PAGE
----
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Headrest Names New Board Members, Elects Officers

Published: 7/31/2016 12:11:26 AM
Modified: 7/31/2016 12:11:27 AM

Lebanon — Two new members have joined Headrest’s board of directors, which elected officers at its annual meeting last month.

Also at the meeting, Ed Rajsteter, of Woodsville, received the nonprofit’s 2016 community service award.

The Lebanon-based agency offers addiction and crisis support services.

Karen Borgstrom, a Lyme attorney, is the first director of Partners for Community Wellness at Dartmouth-Hitchcock Medical Center. The organization serves as a conduit between communities and the health care system, with a focus on health policy and wellness, Headrest said in a news release.

Borgstrom is also an adjunct professor in conflict resolution at Vermont Law School.

Perry Eaton, of Claremont, is Mascoma Savings Bank’s VP senior information technology officer. Eaton is a member of the Vermont Bankers Association information systems committee and the New Hampshire Bankers Association information technology committee.

Laurie Harding, a registered nurse and Lebanon resident, was elected board president. Harding, who has served on the board for 10 years, also serves on New Hampshire’s Endowment for Health Advisory Council. She is a consultant for Armistead Senior Care and co-director for the Upper Valley Community Nursing Project.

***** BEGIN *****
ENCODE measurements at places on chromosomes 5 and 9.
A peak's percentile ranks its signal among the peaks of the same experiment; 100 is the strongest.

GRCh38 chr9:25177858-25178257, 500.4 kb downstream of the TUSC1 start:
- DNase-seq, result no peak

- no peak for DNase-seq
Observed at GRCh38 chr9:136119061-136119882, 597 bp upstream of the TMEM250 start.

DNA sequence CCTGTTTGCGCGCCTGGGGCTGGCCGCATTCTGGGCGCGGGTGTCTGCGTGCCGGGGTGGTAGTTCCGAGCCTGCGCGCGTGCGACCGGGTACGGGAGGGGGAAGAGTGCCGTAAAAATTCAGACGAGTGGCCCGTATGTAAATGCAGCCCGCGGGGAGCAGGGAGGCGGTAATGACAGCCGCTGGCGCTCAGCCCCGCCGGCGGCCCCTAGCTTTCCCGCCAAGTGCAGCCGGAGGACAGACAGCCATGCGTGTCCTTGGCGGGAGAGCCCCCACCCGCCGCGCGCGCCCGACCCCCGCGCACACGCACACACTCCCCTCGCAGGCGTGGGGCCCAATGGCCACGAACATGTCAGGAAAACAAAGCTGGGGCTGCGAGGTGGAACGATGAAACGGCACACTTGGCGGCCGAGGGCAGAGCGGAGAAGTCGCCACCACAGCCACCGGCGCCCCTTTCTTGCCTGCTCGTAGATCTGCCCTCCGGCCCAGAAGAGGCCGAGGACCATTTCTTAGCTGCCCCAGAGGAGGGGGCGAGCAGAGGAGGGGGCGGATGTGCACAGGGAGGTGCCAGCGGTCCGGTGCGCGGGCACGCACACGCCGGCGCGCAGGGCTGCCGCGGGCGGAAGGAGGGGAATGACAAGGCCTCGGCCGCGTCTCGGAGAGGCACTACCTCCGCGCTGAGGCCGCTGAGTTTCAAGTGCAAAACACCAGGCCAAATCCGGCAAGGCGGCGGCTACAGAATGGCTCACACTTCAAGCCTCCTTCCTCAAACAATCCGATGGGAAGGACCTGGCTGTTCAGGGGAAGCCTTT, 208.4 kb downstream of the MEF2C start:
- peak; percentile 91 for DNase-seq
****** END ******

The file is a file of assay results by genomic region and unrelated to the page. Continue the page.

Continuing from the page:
Vice president Harrison Drinkwater, of Enfield, is a retired software analyst and serves on the board of the Hanover Consumer Cooperative Society.

James Larrick, treasurer, of Etna, is a vice president in commercial lending at Mascoma Savings Bank.

Andy Daubenspeck, of Lebanon, will continue as board secretary. Daubenspeck is an active emeritus professor of physiology at Geisel School of Medicine. He volunteered on Headrest’s hotline from 1984 to 1991 and has been a board member since 2001.

Rajsteter was recognized for his long service in guiding the Friends of Grafton County Drug Court as it expands its influence statewide to become the newly formed Friends of New Hampshire Drug Courts, the release said. Drug courts are designed to work along with the criminal justice system to offer defendants whose offenses are driven by substance abuse an alternative sentencing option, as well as education, training and support.

— Staff report

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